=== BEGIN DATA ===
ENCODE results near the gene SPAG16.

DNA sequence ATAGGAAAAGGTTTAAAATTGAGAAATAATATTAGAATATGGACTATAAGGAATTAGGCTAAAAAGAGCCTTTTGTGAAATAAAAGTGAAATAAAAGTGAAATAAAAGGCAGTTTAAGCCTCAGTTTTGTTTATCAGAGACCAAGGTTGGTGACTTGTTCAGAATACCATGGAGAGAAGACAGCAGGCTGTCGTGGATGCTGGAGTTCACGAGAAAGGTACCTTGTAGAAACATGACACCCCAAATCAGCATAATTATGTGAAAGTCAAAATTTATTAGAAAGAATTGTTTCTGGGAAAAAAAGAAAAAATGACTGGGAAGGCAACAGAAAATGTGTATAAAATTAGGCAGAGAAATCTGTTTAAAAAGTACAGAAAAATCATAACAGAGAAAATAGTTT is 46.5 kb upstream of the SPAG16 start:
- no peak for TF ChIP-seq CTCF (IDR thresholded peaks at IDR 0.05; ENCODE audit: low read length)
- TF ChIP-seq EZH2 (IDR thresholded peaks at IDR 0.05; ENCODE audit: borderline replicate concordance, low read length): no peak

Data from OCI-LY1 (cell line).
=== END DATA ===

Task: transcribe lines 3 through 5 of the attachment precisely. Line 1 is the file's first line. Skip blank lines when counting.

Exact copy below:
- no peak for TF ChIP-seq CTCF (IDR thresholded peaks at IDR 0.05; ENCODE audit: low read length)
- TF ChIP-seq EZH2 (IDR thresholded peaks at IDR 0.05; ENCODE audit: borderline replicate concordance, low read length): no peak

Data from OCI-LY1 (cell line).